Four years ago, Sami Osmani set out on a mission to put Oak Lawn basketball on the map. Since then, the guard, who is now a senior, has become one of the most prolific scorers in school history.
Six games into this season, Osmani captured the Spartans’ scoring record.
Not that the record was even his goal.
“I wasn’t really focused on it,” Osmani told the Sun-Times in a phone interview. “What I keep staring at is the fact that we haven’t won conferences since 1984. That’s something that bothers me.”
And if there’s any Oak Lawn team that could accomplish that feat, it’s this one.
Coach Jason Rhodes has coached several good teams over the last nine years, including the 2017-18 group that won 19 games. But this one is special.
“This team’s got a little bit of a higher ceiling, and again that’s due to the experience of last season [in which five juniors were starters] and the comfort level that they have been playing with each other for so long,” Rhodes said.
The Spartans are 9-1 after Friday’s 60-51 victory against TF North. Their loss was a seven-point defeat to Hillcrest.
“It’s definitely one you wish you could have back,” Osmani said.
Osmani said he was inspired by his team’s ability to turn the loss into a positive. “At practice the next day, everyone was ready to get better and learn from our mistakes,” he said.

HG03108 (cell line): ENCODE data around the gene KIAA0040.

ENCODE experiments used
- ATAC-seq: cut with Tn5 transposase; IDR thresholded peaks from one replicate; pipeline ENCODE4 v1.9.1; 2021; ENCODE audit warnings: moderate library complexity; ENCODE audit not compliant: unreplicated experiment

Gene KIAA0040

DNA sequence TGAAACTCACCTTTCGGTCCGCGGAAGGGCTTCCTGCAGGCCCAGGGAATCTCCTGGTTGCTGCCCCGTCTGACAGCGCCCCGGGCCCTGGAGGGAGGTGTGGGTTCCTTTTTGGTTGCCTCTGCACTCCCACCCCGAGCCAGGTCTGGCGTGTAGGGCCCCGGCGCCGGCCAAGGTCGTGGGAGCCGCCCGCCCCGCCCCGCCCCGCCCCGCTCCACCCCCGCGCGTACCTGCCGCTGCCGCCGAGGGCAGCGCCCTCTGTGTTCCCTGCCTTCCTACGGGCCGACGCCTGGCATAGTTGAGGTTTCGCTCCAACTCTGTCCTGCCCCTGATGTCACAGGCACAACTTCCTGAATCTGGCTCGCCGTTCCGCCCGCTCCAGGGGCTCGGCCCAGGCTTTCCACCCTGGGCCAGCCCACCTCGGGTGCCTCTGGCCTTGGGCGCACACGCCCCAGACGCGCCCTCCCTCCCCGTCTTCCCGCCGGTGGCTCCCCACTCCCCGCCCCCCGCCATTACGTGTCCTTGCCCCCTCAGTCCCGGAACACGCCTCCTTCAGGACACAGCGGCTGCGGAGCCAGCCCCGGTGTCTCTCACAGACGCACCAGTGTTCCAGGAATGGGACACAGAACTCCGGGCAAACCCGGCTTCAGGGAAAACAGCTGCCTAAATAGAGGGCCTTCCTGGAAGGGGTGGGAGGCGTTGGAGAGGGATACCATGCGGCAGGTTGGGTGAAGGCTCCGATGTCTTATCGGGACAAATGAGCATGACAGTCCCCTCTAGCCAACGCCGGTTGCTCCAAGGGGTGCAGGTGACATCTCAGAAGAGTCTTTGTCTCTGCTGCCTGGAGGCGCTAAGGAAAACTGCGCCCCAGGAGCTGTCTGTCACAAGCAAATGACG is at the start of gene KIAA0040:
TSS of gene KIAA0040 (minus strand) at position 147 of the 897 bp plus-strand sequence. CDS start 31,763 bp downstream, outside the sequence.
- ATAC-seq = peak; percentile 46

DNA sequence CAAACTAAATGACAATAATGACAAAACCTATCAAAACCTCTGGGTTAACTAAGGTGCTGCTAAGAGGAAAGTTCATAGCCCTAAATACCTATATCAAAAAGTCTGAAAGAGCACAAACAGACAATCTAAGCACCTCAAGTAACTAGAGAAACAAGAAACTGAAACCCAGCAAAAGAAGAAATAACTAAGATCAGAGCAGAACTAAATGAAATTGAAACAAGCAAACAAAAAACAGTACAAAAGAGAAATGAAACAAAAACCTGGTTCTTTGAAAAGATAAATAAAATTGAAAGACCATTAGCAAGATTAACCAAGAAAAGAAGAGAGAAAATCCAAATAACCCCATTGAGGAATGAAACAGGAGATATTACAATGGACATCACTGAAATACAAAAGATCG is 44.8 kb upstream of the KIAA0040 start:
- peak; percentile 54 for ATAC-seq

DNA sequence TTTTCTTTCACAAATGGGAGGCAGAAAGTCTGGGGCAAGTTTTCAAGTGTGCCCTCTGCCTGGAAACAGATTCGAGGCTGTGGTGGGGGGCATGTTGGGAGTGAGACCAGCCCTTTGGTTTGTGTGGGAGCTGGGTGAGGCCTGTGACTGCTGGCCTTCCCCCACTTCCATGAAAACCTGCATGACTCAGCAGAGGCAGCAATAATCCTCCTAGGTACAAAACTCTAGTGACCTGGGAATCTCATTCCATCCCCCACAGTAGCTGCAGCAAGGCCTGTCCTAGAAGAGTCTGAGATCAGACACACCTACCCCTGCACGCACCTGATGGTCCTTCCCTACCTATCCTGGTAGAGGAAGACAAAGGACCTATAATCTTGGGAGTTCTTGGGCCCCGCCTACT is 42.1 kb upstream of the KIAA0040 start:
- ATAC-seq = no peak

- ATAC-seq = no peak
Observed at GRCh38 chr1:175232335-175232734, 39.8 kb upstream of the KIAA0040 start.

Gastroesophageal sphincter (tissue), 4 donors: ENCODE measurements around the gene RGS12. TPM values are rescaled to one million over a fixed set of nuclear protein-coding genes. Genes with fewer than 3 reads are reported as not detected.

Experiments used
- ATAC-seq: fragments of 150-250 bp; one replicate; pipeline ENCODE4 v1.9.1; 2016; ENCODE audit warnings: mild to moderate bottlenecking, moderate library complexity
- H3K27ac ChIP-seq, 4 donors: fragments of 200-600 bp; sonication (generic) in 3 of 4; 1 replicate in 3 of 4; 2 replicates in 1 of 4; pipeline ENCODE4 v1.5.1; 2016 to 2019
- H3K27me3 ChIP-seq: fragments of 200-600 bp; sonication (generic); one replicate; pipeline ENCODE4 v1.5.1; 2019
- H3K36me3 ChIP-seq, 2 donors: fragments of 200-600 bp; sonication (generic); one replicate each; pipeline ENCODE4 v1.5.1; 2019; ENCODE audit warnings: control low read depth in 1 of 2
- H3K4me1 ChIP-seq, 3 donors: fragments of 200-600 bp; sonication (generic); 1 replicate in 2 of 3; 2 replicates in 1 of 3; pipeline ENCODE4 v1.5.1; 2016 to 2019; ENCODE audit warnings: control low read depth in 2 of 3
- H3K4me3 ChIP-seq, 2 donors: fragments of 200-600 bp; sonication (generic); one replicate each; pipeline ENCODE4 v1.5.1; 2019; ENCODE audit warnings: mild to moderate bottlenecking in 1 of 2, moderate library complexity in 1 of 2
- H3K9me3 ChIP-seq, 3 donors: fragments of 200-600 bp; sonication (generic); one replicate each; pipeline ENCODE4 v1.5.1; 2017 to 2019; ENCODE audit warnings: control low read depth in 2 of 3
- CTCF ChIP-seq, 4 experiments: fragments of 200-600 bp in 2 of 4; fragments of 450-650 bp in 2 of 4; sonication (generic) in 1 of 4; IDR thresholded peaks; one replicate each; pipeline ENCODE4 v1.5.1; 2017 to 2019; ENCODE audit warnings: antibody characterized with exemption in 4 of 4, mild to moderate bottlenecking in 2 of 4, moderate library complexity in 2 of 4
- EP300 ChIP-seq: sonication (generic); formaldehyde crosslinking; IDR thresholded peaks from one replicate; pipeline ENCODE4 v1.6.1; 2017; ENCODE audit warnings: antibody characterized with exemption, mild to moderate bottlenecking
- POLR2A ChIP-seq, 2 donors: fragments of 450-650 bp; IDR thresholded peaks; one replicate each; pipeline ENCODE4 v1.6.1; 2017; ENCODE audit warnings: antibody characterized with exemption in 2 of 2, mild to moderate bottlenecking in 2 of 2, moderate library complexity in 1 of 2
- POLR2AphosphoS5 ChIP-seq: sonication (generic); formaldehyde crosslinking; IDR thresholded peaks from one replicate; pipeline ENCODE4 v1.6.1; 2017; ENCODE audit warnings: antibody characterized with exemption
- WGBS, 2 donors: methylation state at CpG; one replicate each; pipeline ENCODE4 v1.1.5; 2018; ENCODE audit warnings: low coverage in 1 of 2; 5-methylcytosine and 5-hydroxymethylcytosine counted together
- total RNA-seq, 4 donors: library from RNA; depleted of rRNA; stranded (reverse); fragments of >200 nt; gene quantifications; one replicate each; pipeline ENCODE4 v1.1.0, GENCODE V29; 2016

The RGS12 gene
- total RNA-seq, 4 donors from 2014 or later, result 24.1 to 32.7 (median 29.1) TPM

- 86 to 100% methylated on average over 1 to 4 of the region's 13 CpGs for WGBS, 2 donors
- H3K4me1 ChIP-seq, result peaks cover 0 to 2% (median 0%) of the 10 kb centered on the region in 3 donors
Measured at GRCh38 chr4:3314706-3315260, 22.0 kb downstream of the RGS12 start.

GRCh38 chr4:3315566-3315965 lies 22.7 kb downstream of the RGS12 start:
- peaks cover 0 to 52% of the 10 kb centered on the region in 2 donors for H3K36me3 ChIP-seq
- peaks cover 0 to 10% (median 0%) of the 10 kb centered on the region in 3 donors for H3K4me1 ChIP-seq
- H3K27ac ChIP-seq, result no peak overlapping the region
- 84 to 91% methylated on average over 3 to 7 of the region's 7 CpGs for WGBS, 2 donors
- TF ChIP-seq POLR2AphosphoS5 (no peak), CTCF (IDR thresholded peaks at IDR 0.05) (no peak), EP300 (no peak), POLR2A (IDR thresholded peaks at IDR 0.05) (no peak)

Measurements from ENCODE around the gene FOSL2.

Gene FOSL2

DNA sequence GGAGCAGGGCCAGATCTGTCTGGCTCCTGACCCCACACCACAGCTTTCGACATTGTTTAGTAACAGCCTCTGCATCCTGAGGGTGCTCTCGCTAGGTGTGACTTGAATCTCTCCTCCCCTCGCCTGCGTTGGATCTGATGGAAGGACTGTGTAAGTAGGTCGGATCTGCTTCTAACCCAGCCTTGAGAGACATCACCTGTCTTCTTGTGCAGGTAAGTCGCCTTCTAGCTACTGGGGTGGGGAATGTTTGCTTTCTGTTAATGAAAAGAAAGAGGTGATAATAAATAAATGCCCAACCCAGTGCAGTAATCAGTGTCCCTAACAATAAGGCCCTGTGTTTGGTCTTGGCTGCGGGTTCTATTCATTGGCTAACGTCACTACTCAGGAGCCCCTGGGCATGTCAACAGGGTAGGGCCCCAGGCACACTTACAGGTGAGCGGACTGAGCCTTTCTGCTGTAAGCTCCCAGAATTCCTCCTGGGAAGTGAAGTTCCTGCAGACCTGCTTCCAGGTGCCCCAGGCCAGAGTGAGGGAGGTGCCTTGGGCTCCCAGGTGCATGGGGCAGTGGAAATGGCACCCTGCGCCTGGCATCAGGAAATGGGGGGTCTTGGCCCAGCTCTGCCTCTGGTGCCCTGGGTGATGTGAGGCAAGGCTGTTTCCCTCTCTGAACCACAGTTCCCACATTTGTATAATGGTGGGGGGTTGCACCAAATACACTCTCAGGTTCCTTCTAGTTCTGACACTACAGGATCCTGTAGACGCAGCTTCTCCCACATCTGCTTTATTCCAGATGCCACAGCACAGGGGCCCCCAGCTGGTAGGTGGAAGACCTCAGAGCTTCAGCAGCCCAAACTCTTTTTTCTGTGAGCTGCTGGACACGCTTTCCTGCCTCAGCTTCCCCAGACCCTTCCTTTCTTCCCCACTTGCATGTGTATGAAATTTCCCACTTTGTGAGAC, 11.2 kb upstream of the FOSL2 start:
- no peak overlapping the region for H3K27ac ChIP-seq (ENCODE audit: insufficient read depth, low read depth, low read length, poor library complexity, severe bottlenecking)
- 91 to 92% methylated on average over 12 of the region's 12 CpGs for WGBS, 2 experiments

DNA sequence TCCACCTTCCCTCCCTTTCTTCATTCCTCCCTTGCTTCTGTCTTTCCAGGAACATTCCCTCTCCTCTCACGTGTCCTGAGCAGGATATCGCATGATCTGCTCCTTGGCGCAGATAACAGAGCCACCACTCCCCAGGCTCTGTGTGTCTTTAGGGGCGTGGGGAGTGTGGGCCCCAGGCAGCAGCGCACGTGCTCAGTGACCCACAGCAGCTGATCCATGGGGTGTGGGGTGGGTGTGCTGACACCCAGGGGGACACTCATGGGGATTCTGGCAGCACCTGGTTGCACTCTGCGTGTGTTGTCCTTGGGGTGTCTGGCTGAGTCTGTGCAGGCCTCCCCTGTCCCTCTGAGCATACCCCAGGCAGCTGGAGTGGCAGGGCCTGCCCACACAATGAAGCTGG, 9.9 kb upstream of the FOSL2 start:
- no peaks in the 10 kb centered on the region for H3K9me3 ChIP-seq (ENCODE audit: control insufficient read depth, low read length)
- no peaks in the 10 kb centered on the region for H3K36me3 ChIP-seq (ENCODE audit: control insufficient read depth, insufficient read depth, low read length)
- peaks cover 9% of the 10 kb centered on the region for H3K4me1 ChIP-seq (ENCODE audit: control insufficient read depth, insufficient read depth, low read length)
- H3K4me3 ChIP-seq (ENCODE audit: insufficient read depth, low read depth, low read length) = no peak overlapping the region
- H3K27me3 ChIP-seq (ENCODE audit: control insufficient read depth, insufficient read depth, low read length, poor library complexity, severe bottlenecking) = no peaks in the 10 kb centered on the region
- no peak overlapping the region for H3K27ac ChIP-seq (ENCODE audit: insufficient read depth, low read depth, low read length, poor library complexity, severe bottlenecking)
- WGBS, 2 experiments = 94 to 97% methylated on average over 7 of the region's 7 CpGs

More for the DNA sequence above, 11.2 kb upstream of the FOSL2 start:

Rhodes has seen Osmani develop steadily over the last four seasons. The biggest improvement in his game is his floor vision.
Senior point guard Trey Ward also has made great strides, and he’s in the midst of a breakout season that no one saw coming.
“Trey Ward is taking a lot of the offensive load off of me, and we’re just playing better basketball,” Osmani said. “His confidence has just boosted with experience, the way he sees the floor, the unselfishness, [and] his shooting abilities are amazing.”
As Oak Lawn’s dual threat in the backcourt, Ward and Osmani lead the Spartans in scoring, averaging 20.8 and 19.9 points, respectively.
“They’re difference-makers for us,” Rhodes said.
Osmani’s primary goal is making his team successful, but he’s also trying to plan his future.
The 18-year-old has fielded offers from several Division III colleges, including Augustana College and Washington University in St. Louis. However, he has yet to receive any attention from Division I schools.
Rhodes believes Osmani is the type of player every college coach is looking for.
“He should be getting more attention, there’s no doubt about it,” Rhodes said. “The kid’s a winner, and he works his tail off. He’s not going to stop working, and he’s just got something that you can’t teach.”
Osmani is grateful for the D-III offers, but like any player, he wants to play at the highest level.
“It’s really frustrating,” said Osmani, who wasn’t able to play AAU basketball until after his sophomore season due to the financial commitment. “As competitive [as] I am, it’s annoying to see other kids — that I feel like I’ve played with, competed against in camps and clinics and AAU before — get these kinds of offers. And statistically, my work ethic, all these things, I feel like they’re not getting the attention that I necessarily want.
“But right now, I feel like that’s a byproduct of this season, so hopefully if we keep going, I’ll get more attention. That’s really how I’m trying to approach the whole thing.”